Solid church in granite built inside the medieval town walls. Work began in 1488 under the guidance of Biscay master Tomé de Tolosa, and using parts of a primitive Romanesque chapel (remains are visible in the north side); it pursued slowly, until the completion of the tower of the main façade in 1556. Important architects involved in the construction include João de Tolosa and Pero Galego. Inside, the building is a basilica with main nave and two aisles, and is notable for its inlaid ceiling (1565) showing oriental influences. The Mareantes Chapel, built by the corporation of seafarers, is one of the earliest renaissance works in Portugal. The church was classified as a National Monument on June 16, 1910.References:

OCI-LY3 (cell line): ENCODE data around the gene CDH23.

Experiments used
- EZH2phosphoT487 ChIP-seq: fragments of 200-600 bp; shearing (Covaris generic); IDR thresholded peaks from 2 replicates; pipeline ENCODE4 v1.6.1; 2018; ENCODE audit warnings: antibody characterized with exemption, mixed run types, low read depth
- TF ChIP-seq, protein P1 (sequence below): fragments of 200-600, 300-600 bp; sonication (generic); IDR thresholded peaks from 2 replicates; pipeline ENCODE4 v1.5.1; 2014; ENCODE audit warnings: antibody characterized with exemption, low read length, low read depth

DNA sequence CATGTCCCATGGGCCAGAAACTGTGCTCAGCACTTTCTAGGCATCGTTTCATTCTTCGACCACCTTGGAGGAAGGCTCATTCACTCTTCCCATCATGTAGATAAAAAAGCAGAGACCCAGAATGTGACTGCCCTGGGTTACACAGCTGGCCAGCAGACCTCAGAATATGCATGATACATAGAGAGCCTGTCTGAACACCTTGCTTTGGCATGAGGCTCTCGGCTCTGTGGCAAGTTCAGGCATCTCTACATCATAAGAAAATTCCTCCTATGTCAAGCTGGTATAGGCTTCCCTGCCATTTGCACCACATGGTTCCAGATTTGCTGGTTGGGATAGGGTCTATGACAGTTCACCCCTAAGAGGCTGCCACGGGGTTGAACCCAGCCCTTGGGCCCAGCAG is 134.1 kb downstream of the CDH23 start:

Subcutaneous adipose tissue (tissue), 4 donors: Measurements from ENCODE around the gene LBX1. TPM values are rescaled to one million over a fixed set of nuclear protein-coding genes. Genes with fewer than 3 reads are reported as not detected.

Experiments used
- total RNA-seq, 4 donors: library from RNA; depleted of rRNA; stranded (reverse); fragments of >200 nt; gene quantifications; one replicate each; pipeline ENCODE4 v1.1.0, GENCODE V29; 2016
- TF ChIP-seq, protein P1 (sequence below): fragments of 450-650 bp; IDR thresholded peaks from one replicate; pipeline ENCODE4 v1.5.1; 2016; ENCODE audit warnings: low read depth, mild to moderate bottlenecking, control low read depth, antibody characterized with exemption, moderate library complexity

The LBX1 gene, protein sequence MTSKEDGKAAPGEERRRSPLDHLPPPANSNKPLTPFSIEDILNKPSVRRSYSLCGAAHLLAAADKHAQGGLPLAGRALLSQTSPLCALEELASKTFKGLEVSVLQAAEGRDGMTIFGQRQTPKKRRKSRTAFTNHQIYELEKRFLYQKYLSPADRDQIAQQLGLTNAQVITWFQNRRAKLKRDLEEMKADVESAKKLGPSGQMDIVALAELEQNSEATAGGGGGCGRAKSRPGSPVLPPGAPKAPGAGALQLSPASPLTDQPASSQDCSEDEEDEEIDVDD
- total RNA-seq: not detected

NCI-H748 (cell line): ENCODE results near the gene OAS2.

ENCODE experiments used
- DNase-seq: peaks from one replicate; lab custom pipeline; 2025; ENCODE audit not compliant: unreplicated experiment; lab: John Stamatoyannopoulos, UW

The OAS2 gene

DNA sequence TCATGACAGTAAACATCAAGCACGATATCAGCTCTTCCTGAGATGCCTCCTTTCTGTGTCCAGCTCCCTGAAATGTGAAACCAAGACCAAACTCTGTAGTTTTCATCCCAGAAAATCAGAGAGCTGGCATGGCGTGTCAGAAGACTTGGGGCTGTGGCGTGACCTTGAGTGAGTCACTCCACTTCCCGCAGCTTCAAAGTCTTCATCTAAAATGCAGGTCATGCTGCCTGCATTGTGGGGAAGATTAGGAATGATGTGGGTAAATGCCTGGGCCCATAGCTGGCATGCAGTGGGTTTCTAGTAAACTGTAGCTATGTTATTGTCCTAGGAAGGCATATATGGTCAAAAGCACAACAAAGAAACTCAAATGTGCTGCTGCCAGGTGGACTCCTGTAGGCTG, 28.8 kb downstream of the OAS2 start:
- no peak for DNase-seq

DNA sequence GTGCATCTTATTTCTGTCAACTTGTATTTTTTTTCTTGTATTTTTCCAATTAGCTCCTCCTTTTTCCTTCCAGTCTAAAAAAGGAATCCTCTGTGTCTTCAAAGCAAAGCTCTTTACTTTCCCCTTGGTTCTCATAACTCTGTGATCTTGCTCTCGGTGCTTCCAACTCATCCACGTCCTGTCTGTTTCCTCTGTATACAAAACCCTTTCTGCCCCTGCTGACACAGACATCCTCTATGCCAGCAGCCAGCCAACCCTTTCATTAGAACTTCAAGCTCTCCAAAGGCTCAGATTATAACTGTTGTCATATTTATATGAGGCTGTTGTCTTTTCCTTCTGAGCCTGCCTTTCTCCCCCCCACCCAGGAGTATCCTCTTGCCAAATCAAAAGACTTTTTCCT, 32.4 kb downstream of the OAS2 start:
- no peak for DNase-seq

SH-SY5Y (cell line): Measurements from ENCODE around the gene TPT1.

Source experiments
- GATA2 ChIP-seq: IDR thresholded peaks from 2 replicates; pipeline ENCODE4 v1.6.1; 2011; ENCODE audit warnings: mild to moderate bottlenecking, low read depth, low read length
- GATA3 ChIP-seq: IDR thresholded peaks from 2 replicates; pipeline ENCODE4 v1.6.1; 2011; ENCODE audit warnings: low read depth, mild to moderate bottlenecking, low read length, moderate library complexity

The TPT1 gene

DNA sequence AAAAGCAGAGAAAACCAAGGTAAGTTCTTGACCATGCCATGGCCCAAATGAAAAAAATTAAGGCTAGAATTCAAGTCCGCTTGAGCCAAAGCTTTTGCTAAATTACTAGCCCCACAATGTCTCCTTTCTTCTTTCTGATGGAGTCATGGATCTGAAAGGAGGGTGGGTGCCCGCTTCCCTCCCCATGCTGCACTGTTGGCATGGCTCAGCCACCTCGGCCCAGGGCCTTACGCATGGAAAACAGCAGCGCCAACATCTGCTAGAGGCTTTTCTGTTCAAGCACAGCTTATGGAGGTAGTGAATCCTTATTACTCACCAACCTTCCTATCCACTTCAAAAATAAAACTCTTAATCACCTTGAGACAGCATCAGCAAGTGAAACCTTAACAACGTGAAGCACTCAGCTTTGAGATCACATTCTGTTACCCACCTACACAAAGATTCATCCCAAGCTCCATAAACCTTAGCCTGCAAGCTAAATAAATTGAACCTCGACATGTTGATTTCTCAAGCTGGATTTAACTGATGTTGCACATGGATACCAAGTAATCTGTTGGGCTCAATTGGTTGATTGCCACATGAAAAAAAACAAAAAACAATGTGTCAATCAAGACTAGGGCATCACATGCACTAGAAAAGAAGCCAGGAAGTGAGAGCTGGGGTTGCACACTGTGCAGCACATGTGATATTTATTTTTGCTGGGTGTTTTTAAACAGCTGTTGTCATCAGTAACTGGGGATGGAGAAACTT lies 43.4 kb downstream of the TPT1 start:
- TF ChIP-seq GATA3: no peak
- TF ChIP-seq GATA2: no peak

The Odeon of Herodes Atticus is a stone theatre structure located on the southwest slope of the Acropolis of Athens. It was built in 161 AD by the Athenian magnate Herodes Atticus in memory of his wife, Aspasia Annia Regilla. It was originally a steep-sloped theater with a three-story stone front wall and a wooden roof made of expensive cedar of Lebanon timber. It was used as a venue for music concerts with a capacity of 5,000. It lasted intact until it was destroyed and left in ruins by the Heruli in 267 AD.
The audience stands and the orchestra (stage) were restored using Pentelic marble in the 1950s. Since then it has been the main venue of the Athens Festival, which runs from May through October each year, featuring a variety of acclaimed Greek as well as International performances.